When war came to Ukraine, Ethan Miska knew he had to do something.
“While I was living in Ukraine I became very good friends with a Ukrainian who was a very big part of my experience,” Miska said. “My friend ended up getting stuck in part of Ukraine that was occupied early on in the conflict.”
The Petaluma musician felt helpless at first. But the memory of his friend kept him focused — and his art gave him something to focus on.
On Jan. 13, Miska’s new album, which is dedicated to his friend, will be released. Titled “Single Sonic Seven,” it’s bigger than just Miska. It features musicians from all seven continents — literally a worldwide collaboration.
And all proceeds will be donated to Helping To Leave, an organization assisting Ukrainians in escaping active combat zones.
While still working on it, “The album seemed so inconsequential compared to everything going on in the world and in my life,” Miska said. But the thought of his friend — who happily was able to escape Ukraine eventually — kept him going.
For Miska, the story behind the album, which he produced and facilitated, began in quarantine-era Berlin, was shaped by the Russian invasion of Ukraine, and finally came together back home in Petaluma.
The idea of a global collaboration came to him two years ago while he was in Berlin, where he received a grant from the city to complete the project. The concept would be a collaboration by musicians in Ukraine, Russia, Argentina, Nigeria, India, Pakistan, Nepal, Australia, the U.S., the U.K, Germany, and a research base in Antarctica.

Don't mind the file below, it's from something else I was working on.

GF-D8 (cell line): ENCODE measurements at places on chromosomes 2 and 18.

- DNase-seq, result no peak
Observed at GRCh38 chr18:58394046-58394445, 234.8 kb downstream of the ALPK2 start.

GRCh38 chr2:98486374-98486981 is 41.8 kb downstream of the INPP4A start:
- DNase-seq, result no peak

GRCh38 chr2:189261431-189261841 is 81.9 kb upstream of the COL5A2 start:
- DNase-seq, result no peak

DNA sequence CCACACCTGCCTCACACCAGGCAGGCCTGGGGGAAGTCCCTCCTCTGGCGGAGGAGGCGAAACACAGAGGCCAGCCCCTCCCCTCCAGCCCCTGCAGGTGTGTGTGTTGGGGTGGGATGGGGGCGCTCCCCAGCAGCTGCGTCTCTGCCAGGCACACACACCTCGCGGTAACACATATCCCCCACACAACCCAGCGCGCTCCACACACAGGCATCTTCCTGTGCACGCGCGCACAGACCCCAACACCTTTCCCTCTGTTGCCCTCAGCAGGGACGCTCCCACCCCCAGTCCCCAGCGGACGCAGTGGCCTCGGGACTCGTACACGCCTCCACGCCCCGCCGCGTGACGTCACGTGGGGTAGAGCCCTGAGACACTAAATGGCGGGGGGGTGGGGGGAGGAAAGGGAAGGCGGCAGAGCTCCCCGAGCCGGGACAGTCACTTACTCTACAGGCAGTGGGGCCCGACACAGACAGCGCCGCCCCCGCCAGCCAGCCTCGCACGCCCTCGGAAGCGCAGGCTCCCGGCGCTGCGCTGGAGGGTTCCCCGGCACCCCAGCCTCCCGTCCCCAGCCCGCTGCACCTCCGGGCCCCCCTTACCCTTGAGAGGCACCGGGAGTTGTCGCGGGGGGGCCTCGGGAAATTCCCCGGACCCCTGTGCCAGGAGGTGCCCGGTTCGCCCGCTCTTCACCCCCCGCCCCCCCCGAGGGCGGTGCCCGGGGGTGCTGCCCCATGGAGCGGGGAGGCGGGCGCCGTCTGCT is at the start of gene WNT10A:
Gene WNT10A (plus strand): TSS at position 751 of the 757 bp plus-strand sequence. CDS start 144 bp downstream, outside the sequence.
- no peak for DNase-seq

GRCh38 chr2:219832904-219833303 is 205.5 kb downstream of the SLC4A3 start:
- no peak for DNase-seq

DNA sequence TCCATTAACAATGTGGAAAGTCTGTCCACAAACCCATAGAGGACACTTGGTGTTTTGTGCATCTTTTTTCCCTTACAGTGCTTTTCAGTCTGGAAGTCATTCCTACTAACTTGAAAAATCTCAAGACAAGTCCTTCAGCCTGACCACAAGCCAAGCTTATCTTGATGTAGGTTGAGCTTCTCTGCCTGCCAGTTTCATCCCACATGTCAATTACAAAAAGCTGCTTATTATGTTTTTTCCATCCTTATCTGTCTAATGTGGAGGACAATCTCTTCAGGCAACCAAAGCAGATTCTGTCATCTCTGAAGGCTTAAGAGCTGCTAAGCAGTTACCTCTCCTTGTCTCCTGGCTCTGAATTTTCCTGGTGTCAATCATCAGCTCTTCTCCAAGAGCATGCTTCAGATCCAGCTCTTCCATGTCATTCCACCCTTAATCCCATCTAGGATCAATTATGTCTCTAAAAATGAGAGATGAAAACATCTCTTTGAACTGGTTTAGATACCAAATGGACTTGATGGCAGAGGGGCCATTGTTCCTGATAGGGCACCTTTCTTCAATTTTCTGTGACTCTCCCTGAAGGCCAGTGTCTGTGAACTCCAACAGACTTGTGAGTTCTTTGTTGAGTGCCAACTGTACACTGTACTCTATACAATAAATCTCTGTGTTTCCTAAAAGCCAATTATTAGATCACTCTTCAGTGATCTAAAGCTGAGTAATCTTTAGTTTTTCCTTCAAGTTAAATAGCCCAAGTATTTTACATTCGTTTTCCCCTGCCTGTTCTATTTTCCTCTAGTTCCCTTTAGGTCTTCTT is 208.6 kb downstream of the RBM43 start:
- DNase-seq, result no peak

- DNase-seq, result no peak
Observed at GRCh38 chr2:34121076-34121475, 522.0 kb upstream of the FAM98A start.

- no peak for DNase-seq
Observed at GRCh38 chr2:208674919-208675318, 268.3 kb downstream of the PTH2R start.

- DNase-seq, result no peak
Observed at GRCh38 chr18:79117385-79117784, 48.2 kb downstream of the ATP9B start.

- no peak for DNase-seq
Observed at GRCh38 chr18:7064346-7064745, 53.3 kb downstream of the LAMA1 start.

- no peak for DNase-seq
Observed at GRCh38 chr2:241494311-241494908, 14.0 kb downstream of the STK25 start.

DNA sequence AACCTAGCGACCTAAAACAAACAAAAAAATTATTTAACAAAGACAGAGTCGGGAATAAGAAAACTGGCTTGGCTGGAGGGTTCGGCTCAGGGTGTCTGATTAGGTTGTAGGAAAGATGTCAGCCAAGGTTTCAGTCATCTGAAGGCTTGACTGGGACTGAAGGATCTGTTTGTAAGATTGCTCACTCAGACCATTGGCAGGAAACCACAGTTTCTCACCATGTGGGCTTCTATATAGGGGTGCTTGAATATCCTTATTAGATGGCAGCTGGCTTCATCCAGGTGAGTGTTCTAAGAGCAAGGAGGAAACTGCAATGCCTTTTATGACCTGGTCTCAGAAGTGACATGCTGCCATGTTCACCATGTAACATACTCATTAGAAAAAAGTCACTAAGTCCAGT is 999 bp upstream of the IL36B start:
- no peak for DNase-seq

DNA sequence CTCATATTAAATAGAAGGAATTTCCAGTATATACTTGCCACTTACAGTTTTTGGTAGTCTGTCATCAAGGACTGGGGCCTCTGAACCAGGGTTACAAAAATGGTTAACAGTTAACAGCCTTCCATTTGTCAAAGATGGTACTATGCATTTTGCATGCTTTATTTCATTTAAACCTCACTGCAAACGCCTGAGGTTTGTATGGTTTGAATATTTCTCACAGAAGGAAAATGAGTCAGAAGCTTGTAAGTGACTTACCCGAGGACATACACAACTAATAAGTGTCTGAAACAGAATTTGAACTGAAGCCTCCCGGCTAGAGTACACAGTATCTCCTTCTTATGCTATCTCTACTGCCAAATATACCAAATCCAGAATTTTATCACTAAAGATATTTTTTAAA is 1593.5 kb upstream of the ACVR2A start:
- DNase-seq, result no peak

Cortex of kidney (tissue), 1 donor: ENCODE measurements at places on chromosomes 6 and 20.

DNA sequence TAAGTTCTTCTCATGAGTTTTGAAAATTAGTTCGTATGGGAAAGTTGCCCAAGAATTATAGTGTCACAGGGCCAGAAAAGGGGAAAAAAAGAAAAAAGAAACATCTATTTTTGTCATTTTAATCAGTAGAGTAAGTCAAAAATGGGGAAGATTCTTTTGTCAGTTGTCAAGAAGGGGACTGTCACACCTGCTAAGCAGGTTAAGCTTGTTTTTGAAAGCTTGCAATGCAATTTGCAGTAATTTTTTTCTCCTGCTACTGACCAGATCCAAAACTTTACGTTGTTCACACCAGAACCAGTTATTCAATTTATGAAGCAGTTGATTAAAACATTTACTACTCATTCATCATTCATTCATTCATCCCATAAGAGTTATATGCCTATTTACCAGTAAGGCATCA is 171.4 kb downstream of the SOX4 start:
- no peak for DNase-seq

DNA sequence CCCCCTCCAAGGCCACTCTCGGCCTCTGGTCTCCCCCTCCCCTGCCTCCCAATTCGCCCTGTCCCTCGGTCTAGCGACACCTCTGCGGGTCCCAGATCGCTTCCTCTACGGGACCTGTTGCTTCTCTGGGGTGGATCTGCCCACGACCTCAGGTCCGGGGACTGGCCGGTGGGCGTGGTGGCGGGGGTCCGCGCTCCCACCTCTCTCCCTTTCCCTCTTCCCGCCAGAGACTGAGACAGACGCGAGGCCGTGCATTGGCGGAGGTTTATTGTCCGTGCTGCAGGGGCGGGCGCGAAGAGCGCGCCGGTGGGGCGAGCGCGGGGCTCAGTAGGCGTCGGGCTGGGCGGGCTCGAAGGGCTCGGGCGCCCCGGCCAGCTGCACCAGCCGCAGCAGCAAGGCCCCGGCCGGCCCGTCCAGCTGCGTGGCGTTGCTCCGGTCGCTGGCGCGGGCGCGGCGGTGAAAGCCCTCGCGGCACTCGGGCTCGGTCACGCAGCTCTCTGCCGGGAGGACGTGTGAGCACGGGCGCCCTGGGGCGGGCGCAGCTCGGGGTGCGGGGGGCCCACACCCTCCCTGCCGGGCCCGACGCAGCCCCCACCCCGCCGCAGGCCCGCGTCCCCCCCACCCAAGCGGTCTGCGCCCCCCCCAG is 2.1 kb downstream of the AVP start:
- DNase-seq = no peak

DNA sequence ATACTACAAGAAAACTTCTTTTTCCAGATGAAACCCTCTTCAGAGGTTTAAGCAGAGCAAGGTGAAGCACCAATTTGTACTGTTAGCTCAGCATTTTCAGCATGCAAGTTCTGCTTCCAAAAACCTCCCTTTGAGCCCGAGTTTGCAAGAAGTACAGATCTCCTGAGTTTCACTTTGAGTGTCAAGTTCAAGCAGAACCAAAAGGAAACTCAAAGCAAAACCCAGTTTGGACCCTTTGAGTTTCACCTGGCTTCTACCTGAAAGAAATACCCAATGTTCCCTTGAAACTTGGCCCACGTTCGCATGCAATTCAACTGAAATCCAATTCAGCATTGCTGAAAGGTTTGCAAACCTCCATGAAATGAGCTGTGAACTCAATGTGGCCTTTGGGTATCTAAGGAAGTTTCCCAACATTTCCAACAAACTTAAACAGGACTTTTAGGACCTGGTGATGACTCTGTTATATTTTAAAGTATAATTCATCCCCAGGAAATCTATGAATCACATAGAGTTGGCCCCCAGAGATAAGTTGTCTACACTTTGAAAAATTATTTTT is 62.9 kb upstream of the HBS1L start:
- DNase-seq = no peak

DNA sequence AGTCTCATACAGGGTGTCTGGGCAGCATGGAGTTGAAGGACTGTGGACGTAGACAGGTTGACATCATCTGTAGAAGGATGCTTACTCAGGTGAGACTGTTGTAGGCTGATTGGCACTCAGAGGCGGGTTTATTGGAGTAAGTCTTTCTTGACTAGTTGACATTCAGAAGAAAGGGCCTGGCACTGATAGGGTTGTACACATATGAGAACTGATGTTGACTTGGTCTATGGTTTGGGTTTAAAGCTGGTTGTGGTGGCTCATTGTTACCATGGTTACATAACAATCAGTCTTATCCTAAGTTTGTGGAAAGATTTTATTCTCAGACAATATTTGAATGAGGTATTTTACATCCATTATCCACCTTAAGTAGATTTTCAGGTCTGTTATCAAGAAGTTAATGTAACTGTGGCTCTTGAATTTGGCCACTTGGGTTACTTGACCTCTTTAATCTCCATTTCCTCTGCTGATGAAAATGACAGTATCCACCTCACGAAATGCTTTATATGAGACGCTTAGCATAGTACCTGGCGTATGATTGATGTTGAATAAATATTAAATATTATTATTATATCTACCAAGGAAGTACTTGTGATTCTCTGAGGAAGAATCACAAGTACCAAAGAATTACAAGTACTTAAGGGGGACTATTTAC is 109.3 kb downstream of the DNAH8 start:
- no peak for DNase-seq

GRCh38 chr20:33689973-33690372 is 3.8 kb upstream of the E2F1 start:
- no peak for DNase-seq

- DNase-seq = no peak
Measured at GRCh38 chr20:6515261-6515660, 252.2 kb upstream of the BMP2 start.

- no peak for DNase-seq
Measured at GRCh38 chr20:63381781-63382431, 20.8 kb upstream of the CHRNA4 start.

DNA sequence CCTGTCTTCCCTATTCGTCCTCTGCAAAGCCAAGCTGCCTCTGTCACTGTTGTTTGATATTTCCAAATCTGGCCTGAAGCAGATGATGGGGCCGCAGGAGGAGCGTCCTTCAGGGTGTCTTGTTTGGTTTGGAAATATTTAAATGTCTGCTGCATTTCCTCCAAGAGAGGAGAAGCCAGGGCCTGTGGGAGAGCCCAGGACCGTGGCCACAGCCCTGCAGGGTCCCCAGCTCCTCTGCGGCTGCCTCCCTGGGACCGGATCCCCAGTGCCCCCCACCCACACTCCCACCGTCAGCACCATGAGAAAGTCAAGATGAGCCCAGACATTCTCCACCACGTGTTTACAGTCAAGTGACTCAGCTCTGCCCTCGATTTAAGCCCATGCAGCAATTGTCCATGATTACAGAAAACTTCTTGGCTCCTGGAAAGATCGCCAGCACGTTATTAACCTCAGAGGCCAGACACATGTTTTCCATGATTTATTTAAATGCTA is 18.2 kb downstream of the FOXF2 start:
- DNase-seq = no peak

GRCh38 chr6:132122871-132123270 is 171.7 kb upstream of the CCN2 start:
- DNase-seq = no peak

“There’s a saying, ‘It takes a village,’ but in this case it kind of took a globe,” he said.
But complications arose, beginning with the COVID-19 epidemic and then, in February, the Russian invasion of Ukraine. Since then an estimated 14 million Ukrainians have been displaced, according to the U.N.
In the spring, after the war had begun, Miska returned to the U.S. to wrap up the album. He called his friend in Ukraine everyday, in hopes of providing some normalcy.
“She’d ask me, ‘So, how’s the album coming?’ And that was all the motivation I needed to do the very best job that I could,” Miska said.
Meanwhile, his mother organized an online fundraiser via International Rescue Committee, where she shared Miska’s friend’s story. Family and friends helped spread the word.
Eventually a volunteer for Helping To Leave, an organization that aids civilians in escaping active combat zones and occupied territories, became aware of Miska’s friend’s situation and helped her escape.
“That was within days of me and the team wrapping up most major edits to the songs,” Miska said. “I like that as part of the narrative arch since for me, the story of composing this album is very connected to the story of my friend’s escape.”
Out of gratitude for what Helping To Leave did for his friend, and the organization’s indirect role in the album, Miska and team are donating all proceeds from streaming and sales revenue to the cause.
“So every time somebody listens to a song on the album, they’re helping generate a small amount of money to support people in a similar situation as my friend,” Miska said.
Miska grew up in Petaluma and discovered his calling for music at an early age.